I just attended the annual conference of the National Association of Independent Schools (NAIS), where I was speaking about how to engage stakeholders with a new approach to presenting an organization’s financials. Again and again, I learned in other sessions about innovative models for education—both models to sustain institutions and also to engage young minds for 21st century challenges.
It got me thinking about my own business model and that of my clients. How innovative is our model? Is change built into our decision-making mechanisms, or is it hard to achieve? Why?
All NAIS attendees received Chip and Dan Heath’s book “Switch” (they are the best-selling authors of “Made to Stick”), which discusses how to make lasting changes in our companies, our communities and our lives. One of the core messages of the book is that change is hard not because people are lazy or uncreative, but because the self-supervision required for repeated behavior change is exhausting. It’s like driving on a new route to work. On the old route, you can be on “automatic” and not even remember certain miles of your trip. On a new route, you will need to constantly check road signs and cues to be sure you are going the right way. That’s really tiring. The Heaths discuss how “scripting” the critical moves for the people within an organization (not all the moves, just the key ones) can reduce this exhaustion and has helped many companies successfully implement lasting change.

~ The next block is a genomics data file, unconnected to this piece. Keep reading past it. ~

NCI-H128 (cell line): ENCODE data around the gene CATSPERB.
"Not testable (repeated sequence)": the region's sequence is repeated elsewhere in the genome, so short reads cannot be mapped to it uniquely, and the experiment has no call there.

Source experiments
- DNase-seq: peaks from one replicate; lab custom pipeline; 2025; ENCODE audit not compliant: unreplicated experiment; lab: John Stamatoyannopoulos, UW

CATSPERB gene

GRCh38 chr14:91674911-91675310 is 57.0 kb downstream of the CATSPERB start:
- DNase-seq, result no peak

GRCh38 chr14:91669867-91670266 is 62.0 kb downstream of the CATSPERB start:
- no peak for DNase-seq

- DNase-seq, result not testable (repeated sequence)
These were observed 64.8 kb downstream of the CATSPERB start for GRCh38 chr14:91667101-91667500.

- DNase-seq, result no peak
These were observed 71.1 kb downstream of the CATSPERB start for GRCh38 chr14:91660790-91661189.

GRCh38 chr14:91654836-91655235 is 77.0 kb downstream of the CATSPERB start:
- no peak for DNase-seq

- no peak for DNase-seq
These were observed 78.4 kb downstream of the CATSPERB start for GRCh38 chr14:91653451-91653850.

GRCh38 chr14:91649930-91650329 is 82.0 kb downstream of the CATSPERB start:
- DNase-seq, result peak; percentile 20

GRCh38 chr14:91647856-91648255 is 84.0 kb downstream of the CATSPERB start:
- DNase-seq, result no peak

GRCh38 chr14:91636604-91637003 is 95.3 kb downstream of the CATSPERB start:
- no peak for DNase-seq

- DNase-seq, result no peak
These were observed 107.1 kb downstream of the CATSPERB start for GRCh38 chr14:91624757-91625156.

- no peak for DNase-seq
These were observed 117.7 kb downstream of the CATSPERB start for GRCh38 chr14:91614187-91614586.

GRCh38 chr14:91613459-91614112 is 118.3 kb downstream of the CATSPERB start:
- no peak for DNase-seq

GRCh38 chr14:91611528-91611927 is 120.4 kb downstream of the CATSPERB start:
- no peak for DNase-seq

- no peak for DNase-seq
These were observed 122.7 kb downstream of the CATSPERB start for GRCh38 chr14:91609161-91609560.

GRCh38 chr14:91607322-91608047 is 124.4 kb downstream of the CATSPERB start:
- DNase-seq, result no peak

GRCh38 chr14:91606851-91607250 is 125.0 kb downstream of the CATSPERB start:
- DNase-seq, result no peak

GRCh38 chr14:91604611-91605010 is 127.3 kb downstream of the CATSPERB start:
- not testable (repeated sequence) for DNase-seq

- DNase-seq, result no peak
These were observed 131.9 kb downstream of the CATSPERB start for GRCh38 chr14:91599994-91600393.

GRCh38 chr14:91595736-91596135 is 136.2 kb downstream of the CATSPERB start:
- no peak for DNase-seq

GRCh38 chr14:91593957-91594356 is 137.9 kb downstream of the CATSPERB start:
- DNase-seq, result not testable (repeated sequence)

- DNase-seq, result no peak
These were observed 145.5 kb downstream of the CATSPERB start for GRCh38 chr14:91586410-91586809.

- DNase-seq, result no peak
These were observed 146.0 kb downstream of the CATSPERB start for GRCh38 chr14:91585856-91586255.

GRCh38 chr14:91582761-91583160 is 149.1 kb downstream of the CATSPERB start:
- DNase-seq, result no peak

To create a reliable path for change, “Switch” looks at how to adjust the environment in which change needs to happen and build habits that lead to change, all through what they call “the humble checklist.” Atul Gawande has made waves—even on The Daily Show—with his simple safe surgery checklist that has radically changed patient outcomes in hospitals around the world. Gawande’s book The Checklist Manifesto shows how something as simple as a checklist empowers us—if we can overcome our belief that we already know the right way to do something–to put our knowledge to use more effectively, communicate with our team at the most critical points in a process, and get things done…right.
Another book that looks at innovation from the standpoint of a national case study is Dan Senor’s “Startup Nation: The Story of Israel’s Economic Miracle.” Senor looks at why Israel, a nation of 7 million people the size of New Jersey, has more startups than any other country outside the US, and more companies on the NASDAQ than India or China. He looks at factors such as a history of overcoming obstacles, a culture of questioning group-think, a government policy of rapid integration of immigrants into society and education, and a willingness to integrate employees with military service (which virtually everyone in Israel has) into the private sector.
Ultimately it is the willingness to dare, to take risks and try something new, which helps organizations—and students, and nations—succeed at change. How can you create a culture that values risk-taking, and provides a path for success for the innovators in your organization?